First to go it alone

31st August 2001 at 01:00
THE green light was given this week by North Lanarkshire to a radical overhaul of the curriculum in the authority's 26 secondary schools. It is the first to involve all secondaries in such a move.

If the trend takes off across Scotland, it could spell the end of the two-year common course in S1-S2 and of Standard grade as the certificated course for all 16-year-olds.

The council's education committee approved a blueprint to give every school increased flexibility to respond to pupil needs. From August next year they could be choosing subjects at the end of S1, and starting Standard grade courses in S2 and Higher Still units in S3.

This unprecedented room for manoeuvre follows the signal from Jack McConnell, Education Minister, in his TES Scotland article (August 17) that schools that departed from national guidelines would not be rebuked - provided they could show educational gains.

Charles Gray, the Labour-run council's education convener, commented that the greatest need was for schools to show "initiative, variety and innovation". Dan Sweeney, the authority's head of quality development, called for a more "radical edge" to curriculum changes and said:

"Flexibility will be the driving force for the next 10 years."

The "radical edge" is, however, founded on guidelines issued by the former curriculum council in 1999, Michael O'Neill, the director of education, points out. These advocate flexibility within "a broad and balanced curriculum".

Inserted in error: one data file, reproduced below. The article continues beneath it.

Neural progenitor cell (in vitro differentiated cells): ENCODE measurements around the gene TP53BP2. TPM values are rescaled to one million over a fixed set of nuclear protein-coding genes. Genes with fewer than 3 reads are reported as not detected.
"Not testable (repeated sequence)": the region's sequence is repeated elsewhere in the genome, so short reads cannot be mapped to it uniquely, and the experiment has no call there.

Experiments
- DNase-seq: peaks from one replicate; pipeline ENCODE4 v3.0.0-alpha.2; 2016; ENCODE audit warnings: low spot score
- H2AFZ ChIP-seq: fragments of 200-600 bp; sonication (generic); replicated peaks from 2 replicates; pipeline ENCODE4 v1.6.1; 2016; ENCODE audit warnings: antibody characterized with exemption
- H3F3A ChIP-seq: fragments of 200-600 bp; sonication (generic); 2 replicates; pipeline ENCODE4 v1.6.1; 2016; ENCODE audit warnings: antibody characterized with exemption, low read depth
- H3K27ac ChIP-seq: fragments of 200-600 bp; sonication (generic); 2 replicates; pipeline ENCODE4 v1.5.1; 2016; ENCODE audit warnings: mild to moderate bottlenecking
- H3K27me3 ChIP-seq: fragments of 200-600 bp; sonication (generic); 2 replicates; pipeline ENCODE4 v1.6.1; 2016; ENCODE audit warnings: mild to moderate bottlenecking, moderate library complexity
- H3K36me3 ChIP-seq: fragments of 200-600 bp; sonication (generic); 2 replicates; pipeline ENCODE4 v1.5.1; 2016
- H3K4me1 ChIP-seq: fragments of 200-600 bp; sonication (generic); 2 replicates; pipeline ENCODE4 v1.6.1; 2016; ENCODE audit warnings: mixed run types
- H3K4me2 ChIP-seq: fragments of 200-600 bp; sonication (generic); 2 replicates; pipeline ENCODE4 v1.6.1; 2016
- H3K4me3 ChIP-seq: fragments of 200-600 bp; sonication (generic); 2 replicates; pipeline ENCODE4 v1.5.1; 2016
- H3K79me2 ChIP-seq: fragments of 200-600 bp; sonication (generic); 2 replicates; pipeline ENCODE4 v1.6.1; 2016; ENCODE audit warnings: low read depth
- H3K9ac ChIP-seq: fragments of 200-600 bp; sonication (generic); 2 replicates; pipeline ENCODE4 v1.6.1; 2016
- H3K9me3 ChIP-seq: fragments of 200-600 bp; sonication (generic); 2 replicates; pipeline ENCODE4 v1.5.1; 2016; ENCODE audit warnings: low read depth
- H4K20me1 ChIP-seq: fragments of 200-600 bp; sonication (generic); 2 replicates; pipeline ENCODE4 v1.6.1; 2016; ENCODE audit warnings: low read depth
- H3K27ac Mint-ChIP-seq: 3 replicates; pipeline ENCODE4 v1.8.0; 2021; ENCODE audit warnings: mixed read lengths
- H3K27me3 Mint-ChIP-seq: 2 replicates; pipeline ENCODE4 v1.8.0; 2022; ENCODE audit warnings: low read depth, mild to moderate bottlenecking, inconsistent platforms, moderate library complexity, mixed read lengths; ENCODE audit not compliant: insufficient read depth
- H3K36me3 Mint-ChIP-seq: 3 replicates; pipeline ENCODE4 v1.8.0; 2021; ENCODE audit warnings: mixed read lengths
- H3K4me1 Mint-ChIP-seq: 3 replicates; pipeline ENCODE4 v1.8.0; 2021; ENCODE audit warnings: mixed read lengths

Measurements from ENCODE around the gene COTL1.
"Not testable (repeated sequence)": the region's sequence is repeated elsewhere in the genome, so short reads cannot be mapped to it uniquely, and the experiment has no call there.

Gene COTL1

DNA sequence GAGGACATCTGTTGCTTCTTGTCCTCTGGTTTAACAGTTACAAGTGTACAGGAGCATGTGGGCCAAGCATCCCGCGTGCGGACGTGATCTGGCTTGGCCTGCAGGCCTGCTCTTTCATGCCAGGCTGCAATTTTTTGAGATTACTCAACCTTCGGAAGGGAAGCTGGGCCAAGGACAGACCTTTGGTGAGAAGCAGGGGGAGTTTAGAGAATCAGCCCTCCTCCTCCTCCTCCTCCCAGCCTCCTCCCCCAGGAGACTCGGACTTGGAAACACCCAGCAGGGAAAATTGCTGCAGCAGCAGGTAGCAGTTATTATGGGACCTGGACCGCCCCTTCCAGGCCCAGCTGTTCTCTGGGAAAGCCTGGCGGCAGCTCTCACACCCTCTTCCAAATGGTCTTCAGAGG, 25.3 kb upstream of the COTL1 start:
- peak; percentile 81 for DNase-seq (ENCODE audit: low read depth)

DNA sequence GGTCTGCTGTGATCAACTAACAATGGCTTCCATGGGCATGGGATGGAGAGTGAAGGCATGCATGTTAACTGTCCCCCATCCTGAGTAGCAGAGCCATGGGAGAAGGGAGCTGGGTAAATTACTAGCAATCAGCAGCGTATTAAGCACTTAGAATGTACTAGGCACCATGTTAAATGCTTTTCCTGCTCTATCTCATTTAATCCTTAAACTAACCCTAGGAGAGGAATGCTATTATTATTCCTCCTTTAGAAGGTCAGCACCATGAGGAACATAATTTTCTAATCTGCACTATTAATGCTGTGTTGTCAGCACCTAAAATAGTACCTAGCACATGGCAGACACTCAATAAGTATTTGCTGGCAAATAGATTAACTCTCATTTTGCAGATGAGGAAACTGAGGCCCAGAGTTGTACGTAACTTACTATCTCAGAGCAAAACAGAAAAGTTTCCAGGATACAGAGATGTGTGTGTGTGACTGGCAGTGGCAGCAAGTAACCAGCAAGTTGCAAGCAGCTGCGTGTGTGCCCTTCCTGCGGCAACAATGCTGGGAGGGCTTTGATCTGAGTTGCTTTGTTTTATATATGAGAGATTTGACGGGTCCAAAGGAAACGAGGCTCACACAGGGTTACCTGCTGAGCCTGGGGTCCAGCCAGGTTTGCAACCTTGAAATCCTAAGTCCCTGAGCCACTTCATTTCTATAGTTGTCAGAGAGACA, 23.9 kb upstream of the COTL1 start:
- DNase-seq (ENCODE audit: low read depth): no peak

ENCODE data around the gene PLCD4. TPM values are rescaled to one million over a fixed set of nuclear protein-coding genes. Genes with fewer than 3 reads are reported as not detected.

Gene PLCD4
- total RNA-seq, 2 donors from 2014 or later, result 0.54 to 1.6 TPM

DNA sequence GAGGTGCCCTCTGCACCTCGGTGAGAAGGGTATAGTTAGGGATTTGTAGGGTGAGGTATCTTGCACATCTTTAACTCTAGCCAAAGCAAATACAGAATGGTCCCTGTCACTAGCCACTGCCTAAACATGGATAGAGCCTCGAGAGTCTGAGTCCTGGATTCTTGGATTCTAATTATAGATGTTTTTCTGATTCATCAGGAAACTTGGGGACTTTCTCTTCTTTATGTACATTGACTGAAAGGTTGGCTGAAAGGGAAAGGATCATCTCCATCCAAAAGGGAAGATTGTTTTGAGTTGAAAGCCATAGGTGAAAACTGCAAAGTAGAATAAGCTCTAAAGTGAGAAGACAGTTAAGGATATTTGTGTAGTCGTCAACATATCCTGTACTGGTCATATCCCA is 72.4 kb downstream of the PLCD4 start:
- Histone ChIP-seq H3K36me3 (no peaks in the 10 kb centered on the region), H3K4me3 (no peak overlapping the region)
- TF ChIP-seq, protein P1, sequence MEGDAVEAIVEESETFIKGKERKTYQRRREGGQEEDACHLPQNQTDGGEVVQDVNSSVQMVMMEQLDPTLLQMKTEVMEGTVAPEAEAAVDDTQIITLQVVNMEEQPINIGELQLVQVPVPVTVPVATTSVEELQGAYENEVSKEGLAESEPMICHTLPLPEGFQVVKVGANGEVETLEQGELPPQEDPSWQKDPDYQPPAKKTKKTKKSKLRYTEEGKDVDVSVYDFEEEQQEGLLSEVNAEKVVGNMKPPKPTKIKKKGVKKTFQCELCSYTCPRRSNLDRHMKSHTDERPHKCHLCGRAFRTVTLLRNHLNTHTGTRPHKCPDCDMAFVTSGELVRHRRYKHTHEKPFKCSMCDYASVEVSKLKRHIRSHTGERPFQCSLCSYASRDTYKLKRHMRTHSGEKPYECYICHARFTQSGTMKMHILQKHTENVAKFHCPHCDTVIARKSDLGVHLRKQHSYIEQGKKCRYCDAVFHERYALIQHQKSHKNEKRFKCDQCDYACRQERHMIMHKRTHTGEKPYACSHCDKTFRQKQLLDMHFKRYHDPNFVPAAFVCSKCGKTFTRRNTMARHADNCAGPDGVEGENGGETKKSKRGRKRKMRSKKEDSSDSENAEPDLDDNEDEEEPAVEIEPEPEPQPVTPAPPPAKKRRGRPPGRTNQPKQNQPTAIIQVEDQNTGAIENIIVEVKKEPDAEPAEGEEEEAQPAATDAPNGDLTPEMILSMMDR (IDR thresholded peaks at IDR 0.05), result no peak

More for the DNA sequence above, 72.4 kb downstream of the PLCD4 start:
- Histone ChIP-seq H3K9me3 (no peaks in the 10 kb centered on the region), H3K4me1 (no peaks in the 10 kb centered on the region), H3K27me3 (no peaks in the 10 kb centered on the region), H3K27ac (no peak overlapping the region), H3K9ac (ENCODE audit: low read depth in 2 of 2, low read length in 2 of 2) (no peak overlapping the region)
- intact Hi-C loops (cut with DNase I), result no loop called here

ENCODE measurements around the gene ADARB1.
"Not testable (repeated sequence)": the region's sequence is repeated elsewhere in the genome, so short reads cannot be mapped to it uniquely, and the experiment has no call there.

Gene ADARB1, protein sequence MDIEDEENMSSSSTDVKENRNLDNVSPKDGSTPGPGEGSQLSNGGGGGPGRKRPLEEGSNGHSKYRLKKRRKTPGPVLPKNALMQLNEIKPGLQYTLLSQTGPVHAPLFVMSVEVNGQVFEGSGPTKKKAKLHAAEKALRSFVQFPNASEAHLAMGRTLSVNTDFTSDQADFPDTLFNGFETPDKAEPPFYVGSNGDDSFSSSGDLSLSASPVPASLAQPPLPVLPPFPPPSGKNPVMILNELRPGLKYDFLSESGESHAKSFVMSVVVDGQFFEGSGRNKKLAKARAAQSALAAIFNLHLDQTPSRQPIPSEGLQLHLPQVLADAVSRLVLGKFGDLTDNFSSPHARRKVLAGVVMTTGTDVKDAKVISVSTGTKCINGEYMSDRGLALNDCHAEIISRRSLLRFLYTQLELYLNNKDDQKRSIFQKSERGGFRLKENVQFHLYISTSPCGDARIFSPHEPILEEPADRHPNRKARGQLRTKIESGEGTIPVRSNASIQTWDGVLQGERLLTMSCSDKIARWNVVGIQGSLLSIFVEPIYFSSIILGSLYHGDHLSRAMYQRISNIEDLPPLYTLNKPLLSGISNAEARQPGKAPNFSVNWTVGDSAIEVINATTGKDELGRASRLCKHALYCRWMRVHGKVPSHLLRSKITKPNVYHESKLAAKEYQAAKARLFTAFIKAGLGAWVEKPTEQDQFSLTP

Mr O'Neill said: "If a young person's talent in a North Lanarkshire comprehensive is in art, why can't they do seven Standard grades but do six periods of art, get to a higher level and end up with a career in art?" Drew Morrice, secretary of the Educational Institute of Scotland in North Lanarkshire, gave the plans a cautious welcome. "It is important that, when headteachers are considering these proposals, they talk to staff about what schools should offer in curricular terms. The process of curricular development requires to be a collegiate exercise."

But Mr Morrice warned that curricular difference must not mean a two-tier system. "The authority must monitor developments to ensure that some schools, such as those covered by education action plans, do not become perceived as sink schools."

Frank Berry, head of St Margaret's High in Airdrie, who chairs the secondary heads' association in North Lanarkshire, said: "The existing arrangements are overly prescriptive and are all about trying to fit pupils into boxes."

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